Mapping collections in Entity Views
09 May 2017
In the last post I have shown an introductory example of subviews to map singular associations. This time I will show how to map collections and how you can combine the powers of collections and subviews.
It is quite often necessary to load collections of data associated to an element. With plain JPA the normal way of doing this
is to query the entity type and to do a
JOIN FETCH of the *ToMany association. This works fine in the beginning,
but quickly falls apart when more collections or sub-associations of a collection are needed for similar use cases. By trying to avoid code duplication,
developers start adding
JOIN FETCH clauses to an existing query just so they can "reuse" the base query logic for other areas of an application.
Sometimes they forget to add a
JOIN FETCH and that results either in a
LazyInitializationException or in the N + 1 queries problems depending on the scope of the
JPAs answer to the code reuse problem is the ..
Entity View subview as rescue for LazyInitializationException
17 February 2017
In the last post I have introduced the basics of Entity Views.
This time I will show how subviews can be used to overcome the infamous
LazyInitializationException and N + 1 queries problems.
Nearly everyone who used JPA in his career already had the pleasure to experience problems associated with lazy initialization.
Depending on the persistence provider (Hibernate, EclipseLink, etc.), the outcome of a lazy initialization might differ due to
different default behaviors. Hibernate, for example, chooses to perform lazy initialization only on managed entity instances by default and
LazyInitializationException when it attempts to initialize an unmanaged entity.
On the other hand, EclipseLink’s default behavior is to allow lazy initialization of unmanaged entities as well by opening a transient connection for the loading.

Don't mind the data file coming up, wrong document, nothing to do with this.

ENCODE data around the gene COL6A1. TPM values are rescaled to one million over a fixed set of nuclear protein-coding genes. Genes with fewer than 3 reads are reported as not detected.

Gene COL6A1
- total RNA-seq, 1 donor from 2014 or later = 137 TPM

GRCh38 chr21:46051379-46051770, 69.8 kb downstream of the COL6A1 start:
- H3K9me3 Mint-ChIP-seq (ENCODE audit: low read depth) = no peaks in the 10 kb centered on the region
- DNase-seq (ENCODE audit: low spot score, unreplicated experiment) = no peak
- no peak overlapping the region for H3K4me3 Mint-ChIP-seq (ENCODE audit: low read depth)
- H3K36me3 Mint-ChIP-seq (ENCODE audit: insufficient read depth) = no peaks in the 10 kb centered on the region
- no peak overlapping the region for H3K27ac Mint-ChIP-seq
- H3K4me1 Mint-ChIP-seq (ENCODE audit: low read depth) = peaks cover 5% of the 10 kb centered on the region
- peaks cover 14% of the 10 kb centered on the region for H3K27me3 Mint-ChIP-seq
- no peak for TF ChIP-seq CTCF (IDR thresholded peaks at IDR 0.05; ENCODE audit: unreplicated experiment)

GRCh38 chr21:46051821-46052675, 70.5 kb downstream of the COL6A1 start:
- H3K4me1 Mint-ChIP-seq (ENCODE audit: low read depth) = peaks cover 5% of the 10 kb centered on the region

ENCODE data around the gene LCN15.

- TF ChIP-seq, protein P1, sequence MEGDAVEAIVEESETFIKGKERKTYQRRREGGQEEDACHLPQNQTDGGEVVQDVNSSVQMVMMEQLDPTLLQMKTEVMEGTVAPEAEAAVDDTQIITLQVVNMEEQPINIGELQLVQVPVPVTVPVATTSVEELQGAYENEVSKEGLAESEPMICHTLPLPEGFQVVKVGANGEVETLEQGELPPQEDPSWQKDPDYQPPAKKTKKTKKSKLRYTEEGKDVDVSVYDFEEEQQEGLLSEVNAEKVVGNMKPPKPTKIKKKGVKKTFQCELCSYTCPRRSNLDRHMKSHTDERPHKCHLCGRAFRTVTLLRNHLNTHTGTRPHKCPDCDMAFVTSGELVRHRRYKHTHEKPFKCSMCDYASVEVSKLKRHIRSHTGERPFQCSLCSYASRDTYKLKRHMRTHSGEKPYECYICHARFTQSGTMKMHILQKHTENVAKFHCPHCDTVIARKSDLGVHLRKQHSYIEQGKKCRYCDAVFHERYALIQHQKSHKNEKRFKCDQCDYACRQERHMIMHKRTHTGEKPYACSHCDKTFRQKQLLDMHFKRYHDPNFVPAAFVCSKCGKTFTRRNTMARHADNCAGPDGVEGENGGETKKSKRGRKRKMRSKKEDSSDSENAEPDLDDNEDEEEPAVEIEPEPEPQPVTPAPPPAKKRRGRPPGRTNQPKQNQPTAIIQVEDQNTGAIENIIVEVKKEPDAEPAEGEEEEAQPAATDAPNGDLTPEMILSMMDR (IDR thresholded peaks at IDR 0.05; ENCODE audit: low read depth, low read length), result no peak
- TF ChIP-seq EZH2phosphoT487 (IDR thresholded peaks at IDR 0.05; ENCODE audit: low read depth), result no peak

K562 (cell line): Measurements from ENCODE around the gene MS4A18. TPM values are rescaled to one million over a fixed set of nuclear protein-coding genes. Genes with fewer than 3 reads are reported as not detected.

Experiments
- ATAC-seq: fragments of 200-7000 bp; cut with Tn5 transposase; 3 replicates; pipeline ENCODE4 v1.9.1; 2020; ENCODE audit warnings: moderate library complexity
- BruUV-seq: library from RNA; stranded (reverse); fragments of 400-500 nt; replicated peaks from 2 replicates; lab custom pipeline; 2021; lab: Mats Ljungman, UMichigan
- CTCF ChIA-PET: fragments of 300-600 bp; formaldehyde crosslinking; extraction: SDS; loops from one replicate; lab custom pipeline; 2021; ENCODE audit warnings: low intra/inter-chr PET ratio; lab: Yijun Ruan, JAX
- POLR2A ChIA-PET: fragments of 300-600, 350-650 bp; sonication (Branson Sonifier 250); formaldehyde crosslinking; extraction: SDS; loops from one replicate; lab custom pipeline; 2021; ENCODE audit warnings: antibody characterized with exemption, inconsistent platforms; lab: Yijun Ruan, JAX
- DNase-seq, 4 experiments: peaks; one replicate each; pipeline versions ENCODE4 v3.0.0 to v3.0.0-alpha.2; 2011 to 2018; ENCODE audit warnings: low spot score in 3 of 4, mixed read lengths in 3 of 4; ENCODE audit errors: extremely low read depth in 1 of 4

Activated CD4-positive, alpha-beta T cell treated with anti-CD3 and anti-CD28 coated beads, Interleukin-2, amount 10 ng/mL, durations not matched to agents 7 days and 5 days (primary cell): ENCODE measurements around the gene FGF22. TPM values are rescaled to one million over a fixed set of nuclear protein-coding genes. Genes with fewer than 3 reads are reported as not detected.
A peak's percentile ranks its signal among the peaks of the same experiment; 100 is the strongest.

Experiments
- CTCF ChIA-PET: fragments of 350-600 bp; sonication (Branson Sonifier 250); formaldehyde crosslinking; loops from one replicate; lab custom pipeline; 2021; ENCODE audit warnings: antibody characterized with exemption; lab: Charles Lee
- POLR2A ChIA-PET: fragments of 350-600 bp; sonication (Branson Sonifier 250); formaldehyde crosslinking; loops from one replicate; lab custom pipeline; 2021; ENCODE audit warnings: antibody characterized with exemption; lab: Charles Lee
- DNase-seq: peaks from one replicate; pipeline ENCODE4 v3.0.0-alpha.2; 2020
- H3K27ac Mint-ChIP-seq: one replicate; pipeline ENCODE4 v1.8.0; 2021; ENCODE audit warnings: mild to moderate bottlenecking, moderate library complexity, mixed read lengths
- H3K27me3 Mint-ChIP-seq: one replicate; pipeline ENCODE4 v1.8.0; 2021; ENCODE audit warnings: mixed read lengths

The problem with lazy initialization is that ..
Displaying database contained data in tables is a basic requirement in almost any application and for a reasonably small amount of table rows per user, it is indeed very easy to implement: load all relevant data from the database - send it to the client - display it.
However, in most scenarios it is not possible to sufficiently restrict the amount of table rows and thus, with the previous approach the application would potentially load hundreds or thousands of records from the database, transfer it to the client and display it in one huge table. This is impractical ..
Getting started with Blaze-Persistence Entity Views
24 November 2016
Complex data models as can be encountered in nearly every bigger project will at some point require some kind of DTOs to avoid loading the full state of an entity. Depending on how good a mapping of an entity model to DTO model is implemented, the performance and maintainability will vary.
Normally, when implementing a DTO approach you do the following steps
Define the structure of what you want to consume e.g. the DTO definition
Think of a base query as source for the DTO instances
Transform the base query so that it produces the projections needed for the DTOs
Do the mapping from the
ResultSet-like structure to the DTO
Now you might skip 3. and instead of thinking of a base query like you should ..
Pagination powered by Blaze-Persistence
24 October 2016
Blaze-Persistence comes with great support for pagination. In this blog post I describe the different pagination modes that are supported and how to implement them with Blaze-Persistence.
Blaze-Persistence supports the following pagination modes:
Imagine your paginated data as an array of elements with a beginning and an end. For example, this array might be the content of a table in your database that you want to display pagewise. Offset pagination works by specifying an offset from the beginning of the array indicating the start of the current page. This can be problematic when elements are inserted into your array while users are paging through it.
For example, consider the following ..
Blaze-Persistence getting traction
18 October 2016
When I first started working on an early version of what now transformed into a fully fledged framework, I only wanted to be able to reuse queries which seemed to only differ in what they join fetch.
As of JPA 2.1 you could use "Entity-Graphs" to achieve that, but in the meantime I came up with a completely different approach that fixes all the problems you normally encounter when using join fetches and directly working with entities in general.
I won’t go into the details of the problems that arose when working with your entity model directly, but the general suggested solution to these problems is to use DTOs. JPA has some support for DTOs by supporting a so called "constructor expression", but it is limited in many ways so it’s practically only usable for simple cases.
The main goals of the first Blaze-Persistence versions ..